There’s also a very practical reason to track donations. Accurate records of donor activity makes is much easier to solicit future contributions from your supporters. And, as we have discussed in other articles, building a fan-base of consistent givers is fundamental to your nonprofit’s financial health.
It may seem kind of obvious, but you need to keep copies of all your corporate documents, such as your Articles of Incorporation, bylaws and related amendments, and your corporate annual reports. What might be less obvious is board meeting minutes, which are the notes of what was discussed and decided in any board meeting.
This is an often overlooked piece of recordkeeping that is critically important. If the IRS or another government agency examines your nonprofit for some reason, it is very common for them to request documentation of board decisions. You do not want to find yourself in a situation of defending a board action, such as compensation for your Executive Director (who also happens to be a board member), and not have evidence of arms-length decision-making.
And, it’s not just the IRS who might have interest in your minutes. If your nonprofit is ever involved in a legal dispute of any kind, board meeting minutes are one of the first things to be subpoenaed. Oh, and make sure your minutes reflect what actually transpired in your board meetings, not a revisionist history. Resist the urge to document every point and counterpoint of discussion. What’s most important is capturing the overall nature of an agenda item, and the resulting decision, including details of votes.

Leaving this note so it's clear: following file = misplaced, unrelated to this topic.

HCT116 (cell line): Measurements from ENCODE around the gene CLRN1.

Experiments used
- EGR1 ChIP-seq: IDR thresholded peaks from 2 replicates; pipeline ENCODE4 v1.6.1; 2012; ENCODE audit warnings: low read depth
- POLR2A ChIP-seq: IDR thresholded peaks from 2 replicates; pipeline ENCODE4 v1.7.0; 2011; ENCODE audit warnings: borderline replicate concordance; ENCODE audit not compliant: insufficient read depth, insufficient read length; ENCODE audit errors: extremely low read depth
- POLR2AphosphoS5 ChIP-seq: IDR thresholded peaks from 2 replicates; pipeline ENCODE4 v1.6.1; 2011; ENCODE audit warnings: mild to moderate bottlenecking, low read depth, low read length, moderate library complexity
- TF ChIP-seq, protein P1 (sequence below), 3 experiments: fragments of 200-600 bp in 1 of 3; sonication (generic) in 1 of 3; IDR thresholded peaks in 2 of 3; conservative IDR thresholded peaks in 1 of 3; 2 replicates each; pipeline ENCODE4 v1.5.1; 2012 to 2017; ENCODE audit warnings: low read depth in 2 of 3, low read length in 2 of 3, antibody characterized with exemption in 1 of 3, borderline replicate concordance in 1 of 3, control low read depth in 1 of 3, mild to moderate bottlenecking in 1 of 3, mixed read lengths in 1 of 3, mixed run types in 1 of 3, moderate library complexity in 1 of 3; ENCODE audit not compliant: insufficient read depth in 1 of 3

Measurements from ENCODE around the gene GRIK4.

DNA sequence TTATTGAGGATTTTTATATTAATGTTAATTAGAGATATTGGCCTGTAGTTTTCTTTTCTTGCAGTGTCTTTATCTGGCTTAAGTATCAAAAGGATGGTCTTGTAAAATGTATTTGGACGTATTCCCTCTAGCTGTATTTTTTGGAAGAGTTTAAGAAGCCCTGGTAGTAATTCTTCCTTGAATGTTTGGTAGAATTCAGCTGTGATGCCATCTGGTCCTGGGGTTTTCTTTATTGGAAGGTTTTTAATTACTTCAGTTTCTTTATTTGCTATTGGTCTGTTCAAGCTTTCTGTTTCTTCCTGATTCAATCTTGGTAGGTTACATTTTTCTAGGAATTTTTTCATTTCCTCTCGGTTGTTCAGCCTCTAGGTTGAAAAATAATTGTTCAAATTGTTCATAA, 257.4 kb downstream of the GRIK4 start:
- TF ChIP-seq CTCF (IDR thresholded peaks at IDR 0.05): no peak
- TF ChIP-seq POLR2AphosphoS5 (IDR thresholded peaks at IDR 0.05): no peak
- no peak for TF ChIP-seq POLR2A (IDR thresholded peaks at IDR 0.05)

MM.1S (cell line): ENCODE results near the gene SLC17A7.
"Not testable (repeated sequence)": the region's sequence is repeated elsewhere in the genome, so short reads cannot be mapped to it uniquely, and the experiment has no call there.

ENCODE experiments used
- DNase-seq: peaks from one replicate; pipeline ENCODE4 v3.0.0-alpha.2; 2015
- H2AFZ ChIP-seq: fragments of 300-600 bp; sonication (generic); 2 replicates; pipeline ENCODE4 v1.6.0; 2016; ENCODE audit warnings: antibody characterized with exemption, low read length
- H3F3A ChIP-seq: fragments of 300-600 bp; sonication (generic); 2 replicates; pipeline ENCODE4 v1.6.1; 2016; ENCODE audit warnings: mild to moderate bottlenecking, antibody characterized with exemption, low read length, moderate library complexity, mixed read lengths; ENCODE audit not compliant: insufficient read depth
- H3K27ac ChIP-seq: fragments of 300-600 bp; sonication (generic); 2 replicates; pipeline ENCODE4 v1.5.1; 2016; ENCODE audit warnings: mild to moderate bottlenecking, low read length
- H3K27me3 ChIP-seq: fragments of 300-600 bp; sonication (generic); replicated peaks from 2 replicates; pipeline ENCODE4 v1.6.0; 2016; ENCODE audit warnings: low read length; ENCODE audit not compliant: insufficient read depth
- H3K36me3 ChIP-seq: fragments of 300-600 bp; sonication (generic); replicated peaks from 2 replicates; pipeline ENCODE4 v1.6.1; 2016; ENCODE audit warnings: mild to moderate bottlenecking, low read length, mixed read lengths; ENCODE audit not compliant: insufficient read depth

The final category we will examine is activity records. What has your nonprofit been up to? This category may include things ranging from fundraisers or specific program activities. If it is a fundraiser, what happened? How much money came in? What was the cost of conducting it? Same thing for programs. What was accomplished? How many people were served?
This is all information that the IRS and your state will likely want details concerning. Again with regard to the IRS, program accomplishment data and fundraiser details are required disclosures on Form 990 for nonprofits filing anything greater than a Form 990-N. Your state fundraising registration renewal may seek some of these details as well, particularly details on fundraising events.
Program data and fundraiser success stories also makes great content for communicating to your donor base all the incredible things your nonprofit is accomplishing. Nothing breeds success quite like success! If you’ve got great things to say, say it. Donors like to support what is going well to help you keep in moving in the right direction.
As you can easily see, recordkeeping cannot be an afterthought for your nonprofit. Knowing what needs to be documented, then actually doing the work of putting into your permanent records, is essential to making sure your nonprofit stays in compliance and, by extension, improves donor and stakeholder engagement. Yes, it’s your duty. But it’s also one of the key ingredients of long-term success.